from Stuart Agnew MEP
To the letters received on the subject
3rd December 2013
Thank you for your email dated 2nd December 2013.
Every few years the EU undertakes to interfere in a certain area that impacts heavily on the lives of a segment of the British society that hitherto had perceived the EU to be a good thing. It is now the turn of amateur gardeners to feel the full force of the EUs destructive legislative machine. They will learn first-hand about how our country is being governed by the unelected European Commission and most of them will be angered.
The Englishman's home is his castle and this extends to his garden. Foreign invaders are distinctly unwelcome and can expect severe resistance. You may wonder why the EU seeks to exercise its authority in this area when there has been no major scandal to precipitate a demand for new legislation. The answer lies in the fundamental cultural difference between Britain and most of Europe. In our country, we know that we can partake in any activity provided it is not against the law. In Europe the opposite is the case i.e. you can only undertake activities that are permitted. Someone, therefore, has to examine all activities and decide whether to permit them or not.
This task falls to the unelected European Commission which employs many thousands of bureaucrats devoted to regulating every aspect of our lives. You had no opportunity to elect any of these individuals and you have no opportunity to dismiss them. Your only involvement is to pay their salaries through your taxes. The Commission is the only institution in the EU that has the power to initiate legislation. This means they set the agenda and we as MEPs can only amend something that we feel should never have arisen in the first place.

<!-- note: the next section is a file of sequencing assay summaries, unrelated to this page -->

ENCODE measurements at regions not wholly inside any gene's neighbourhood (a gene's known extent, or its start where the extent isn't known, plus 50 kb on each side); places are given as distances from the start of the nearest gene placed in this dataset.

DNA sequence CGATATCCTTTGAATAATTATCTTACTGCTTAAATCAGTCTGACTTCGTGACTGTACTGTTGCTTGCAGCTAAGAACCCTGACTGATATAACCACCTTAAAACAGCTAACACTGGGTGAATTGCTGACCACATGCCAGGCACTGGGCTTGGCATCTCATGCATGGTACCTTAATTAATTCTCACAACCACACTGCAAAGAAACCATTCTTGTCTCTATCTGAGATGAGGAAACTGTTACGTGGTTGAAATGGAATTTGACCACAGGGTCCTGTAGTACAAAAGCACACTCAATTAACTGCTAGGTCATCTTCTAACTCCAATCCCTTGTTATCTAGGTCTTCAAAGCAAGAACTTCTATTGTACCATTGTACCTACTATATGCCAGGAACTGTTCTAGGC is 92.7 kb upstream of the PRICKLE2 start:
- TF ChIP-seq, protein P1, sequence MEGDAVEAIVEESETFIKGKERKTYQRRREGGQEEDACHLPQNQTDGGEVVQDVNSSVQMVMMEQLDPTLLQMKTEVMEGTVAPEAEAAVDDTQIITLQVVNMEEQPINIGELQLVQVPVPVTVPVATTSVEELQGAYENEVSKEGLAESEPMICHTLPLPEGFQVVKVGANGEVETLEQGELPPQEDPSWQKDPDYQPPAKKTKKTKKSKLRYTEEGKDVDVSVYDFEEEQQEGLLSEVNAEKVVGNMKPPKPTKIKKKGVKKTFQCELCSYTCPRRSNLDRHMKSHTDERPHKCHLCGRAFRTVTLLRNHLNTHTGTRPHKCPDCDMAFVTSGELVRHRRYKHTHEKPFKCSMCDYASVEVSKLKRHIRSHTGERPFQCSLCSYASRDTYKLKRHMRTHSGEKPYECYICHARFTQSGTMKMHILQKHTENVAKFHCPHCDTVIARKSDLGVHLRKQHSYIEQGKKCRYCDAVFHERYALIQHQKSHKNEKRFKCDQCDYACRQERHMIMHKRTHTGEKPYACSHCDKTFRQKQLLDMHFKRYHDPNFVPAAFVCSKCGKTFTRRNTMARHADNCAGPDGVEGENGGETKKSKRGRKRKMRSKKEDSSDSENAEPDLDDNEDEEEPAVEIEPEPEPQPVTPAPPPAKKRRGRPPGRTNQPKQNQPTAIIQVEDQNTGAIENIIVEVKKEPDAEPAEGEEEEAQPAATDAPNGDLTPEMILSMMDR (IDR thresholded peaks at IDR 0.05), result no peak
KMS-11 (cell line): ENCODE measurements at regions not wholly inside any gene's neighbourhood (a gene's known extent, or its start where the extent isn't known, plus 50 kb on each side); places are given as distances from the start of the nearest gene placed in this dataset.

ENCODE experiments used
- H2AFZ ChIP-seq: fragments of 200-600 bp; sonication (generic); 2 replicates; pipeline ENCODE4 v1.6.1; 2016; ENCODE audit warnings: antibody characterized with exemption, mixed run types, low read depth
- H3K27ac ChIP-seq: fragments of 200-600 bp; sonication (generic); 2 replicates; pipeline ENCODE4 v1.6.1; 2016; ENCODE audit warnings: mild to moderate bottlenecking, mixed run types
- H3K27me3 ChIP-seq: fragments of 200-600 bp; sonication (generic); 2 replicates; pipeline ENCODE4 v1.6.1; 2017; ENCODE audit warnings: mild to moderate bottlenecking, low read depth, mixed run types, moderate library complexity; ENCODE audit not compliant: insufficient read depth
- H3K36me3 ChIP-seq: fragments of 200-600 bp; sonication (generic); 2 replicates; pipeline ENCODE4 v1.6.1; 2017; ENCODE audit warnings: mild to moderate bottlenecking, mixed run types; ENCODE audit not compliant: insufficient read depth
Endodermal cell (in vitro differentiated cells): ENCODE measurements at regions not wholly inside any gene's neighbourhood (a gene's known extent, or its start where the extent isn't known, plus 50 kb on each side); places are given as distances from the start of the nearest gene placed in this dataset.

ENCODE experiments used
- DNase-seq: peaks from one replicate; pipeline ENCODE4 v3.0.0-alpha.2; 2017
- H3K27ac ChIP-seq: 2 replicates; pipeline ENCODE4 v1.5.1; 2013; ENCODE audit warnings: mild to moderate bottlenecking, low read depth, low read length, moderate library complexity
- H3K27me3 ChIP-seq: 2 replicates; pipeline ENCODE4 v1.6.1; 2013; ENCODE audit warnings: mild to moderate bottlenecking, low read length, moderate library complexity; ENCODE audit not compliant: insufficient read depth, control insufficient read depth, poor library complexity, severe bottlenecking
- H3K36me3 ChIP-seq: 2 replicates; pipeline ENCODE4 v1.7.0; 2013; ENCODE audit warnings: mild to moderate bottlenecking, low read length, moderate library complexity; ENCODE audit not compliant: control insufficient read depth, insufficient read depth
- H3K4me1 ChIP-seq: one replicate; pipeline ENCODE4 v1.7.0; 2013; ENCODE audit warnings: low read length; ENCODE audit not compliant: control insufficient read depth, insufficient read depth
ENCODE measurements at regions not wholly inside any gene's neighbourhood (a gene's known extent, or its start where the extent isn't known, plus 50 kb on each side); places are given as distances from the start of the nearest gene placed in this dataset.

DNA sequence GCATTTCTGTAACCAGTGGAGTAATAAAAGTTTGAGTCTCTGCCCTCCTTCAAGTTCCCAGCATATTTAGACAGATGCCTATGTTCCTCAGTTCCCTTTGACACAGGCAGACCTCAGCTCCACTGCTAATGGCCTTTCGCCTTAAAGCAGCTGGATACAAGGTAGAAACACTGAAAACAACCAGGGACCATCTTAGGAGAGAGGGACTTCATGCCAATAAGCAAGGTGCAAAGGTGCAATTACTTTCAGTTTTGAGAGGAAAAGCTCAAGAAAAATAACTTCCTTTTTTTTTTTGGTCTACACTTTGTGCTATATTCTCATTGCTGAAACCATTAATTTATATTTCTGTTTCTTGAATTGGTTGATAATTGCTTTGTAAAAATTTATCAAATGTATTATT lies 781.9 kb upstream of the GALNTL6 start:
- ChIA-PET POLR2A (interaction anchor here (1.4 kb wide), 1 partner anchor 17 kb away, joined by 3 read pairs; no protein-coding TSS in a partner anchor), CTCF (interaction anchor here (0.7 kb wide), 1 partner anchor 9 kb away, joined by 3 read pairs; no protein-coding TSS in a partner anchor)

Again you may wonder why don't the MEPs vote against the whole idea?. The answer is simple. There is a great reluctance by the smaller and eastern states to upset the Commission. These countries are net recipients of the EU budget and want the money to keep coming. If the price of this is a few more regulations, then what the hell? They won't enforce them anyway. Systemic corruption will see to that. So, we shall see this ludicrous legislation on seeds pushed through with some amendments.
Naturally, as a UKIP MEP, I will speak against this legislation (I have already done so in Committee) and I will vote against it. However, although there may be considerable watering down (as a cynic I would say that the Commission puts a bit of froth on top to give the MEPs the satisfaction of removing it), the essence will prevail and the Commission can add to it at a later date.
I hope this issue is raised time and time again on Gardeners Question Time and that the panellists are forced to condemn the EU, something that will put the very pro-EU BBC into a real dilemma.
I am so sorry that your life and that of many others are about to be spoiled by this imminent legislation. However, EU membership is not mandatory and we can vote our way out of it, if enough of our population are motivated to do so.
Stuart Agnew MEP
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